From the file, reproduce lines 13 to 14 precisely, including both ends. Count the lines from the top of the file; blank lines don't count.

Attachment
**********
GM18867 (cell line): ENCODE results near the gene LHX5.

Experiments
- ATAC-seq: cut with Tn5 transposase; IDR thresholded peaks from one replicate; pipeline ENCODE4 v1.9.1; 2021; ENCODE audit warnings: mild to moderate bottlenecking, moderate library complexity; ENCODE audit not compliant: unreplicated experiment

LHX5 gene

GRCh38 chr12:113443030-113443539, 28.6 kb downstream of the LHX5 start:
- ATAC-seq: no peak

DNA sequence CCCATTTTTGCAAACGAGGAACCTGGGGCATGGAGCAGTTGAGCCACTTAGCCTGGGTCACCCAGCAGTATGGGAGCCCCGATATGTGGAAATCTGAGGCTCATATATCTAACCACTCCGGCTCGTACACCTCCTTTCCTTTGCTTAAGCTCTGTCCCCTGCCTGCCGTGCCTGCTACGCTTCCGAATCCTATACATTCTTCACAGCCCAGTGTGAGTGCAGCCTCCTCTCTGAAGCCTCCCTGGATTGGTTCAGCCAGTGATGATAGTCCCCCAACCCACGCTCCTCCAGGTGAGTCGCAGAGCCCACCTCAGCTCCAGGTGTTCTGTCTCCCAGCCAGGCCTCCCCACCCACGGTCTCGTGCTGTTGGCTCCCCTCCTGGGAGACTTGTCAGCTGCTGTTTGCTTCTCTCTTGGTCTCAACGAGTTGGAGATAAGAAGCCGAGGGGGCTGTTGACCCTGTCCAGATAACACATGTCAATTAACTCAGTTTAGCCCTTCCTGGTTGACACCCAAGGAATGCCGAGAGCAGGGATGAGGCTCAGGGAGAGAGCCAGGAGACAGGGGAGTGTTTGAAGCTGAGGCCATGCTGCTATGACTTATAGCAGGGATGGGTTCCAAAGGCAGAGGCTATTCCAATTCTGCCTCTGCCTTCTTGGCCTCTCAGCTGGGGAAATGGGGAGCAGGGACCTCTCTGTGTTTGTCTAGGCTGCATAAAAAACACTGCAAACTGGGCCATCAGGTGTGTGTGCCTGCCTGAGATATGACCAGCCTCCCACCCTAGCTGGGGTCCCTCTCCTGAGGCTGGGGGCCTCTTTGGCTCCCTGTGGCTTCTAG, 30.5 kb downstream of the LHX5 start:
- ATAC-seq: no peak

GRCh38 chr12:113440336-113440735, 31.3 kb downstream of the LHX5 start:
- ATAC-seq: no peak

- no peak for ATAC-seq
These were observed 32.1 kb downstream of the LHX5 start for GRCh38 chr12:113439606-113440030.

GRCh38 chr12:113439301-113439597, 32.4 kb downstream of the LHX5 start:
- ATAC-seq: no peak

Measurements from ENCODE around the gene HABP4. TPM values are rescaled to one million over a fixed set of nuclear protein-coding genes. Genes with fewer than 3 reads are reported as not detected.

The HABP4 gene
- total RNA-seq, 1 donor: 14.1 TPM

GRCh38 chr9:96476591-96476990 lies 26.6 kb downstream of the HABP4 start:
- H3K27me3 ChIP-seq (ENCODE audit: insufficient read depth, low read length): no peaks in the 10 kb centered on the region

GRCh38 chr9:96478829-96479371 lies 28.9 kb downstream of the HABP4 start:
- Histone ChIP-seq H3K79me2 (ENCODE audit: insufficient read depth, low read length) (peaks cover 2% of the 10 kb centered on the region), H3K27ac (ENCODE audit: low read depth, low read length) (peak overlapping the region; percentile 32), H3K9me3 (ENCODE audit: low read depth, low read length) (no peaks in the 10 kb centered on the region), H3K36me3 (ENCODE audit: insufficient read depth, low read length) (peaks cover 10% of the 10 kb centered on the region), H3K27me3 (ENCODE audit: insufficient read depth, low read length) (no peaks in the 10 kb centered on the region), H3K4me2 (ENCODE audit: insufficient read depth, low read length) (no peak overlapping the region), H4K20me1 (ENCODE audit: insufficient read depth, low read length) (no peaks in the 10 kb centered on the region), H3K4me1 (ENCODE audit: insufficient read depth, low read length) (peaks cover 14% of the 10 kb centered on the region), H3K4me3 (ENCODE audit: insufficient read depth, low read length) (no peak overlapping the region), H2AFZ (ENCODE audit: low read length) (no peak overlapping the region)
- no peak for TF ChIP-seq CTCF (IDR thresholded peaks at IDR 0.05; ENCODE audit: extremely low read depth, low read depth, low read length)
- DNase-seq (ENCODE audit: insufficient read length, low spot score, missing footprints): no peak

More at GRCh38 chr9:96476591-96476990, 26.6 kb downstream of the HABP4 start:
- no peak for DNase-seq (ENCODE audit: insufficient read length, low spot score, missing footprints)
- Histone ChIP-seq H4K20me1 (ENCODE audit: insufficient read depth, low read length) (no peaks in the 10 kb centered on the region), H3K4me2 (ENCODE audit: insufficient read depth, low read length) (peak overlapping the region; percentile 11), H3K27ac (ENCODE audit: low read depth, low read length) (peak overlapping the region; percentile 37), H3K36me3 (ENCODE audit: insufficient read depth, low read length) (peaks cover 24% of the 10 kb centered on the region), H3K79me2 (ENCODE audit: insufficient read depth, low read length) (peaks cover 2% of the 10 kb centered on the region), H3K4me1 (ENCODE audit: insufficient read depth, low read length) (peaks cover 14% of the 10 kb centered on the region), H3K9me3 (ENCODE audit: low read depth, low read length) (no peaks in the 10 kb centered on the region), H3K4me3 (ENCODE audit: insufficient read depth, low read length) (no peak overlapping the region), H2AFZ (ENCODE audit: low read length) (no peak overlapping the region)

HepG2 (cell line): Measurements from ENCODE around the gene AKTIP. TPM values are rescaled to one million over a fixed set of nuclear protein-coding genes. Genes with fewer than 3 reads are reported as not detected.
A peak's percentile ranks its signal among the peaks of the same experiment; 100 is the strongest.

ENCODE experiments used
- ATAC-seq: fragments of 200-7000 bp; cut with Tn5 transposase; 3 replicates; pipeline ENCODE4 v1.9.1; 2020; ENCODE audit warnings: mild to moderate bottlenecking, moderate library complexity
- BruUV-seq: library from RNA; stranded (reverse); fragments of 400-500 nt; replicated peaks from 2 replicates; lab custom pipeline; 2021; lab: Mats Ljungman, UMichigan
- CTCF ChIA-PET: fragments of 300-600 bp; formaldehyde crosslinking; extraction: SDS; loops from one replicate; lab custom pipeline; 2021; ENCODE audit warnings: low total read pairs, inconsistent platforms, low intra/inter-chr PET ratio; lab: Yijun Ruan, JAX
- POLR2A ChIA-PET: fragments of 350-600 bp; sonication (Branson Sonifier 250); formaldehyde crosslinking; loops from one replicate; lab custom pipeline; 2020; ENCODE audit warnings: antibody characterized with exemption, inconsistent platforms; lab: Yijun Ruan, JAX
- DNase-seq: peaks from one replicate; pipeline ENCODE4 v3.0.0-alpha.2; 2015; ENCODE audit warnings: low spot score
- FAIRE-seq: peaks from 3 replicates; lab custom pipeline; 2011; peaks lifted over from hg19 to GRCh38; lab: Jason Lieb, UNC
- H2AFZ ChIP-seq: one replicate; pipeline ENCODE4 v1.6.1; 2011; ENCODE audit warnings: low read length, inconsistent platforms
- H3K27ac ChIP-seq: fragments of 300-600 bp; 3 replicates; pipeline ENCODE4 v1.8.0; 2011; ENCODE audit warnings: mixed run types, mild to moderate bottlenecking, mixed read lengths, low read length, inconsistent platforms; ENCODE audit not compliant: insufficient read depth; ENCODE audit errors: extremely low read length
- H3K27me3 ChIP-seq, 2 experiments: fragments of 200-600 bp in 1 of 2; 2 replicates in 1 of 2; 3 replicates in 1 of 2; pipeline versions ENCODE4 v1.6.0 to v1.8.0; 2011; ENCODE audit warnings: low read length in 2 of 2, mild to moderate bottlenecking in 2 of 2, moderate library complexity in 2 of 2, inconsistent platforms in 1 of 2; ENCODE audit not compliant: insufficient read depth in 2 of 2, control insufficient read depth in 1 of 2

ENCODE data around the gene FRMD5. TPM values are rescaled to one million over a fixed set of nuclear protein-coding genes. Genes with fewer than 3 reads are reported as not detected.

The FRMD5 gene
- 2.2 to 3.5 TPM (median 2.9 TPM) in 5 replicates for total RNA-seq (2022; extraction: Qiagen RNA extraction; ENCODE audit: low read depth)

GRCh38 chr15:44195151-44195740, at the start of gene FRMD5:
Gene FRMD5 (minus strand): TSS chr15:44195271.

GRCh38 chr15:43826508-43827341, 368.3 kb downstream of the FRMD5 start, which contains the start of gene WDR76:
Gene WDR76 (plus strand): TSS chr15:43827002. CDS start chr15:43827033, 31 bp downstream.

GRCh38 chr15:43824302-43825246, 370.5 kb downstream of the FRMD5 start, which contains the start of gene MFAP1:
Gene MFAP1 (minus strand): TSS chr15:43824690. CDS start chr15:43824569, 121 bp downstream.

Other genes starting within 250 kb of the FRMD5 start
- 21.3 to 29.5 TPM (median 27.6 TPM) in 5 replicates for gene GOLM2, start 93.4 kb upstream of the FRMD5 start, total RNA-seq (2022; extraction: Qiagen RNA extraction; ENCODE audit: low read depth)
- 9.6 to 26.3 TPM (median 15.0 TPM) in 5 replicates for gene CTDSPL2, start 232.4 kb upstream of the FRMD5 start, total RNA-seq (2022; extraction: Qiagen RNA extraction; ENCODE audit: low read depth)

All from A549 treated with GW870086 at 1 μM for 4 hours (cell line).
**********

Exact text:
GRCh38 chr12:113439301-113439597, 32.4 kb downstream of the LHX5 start:
- ATAC-seq: no peak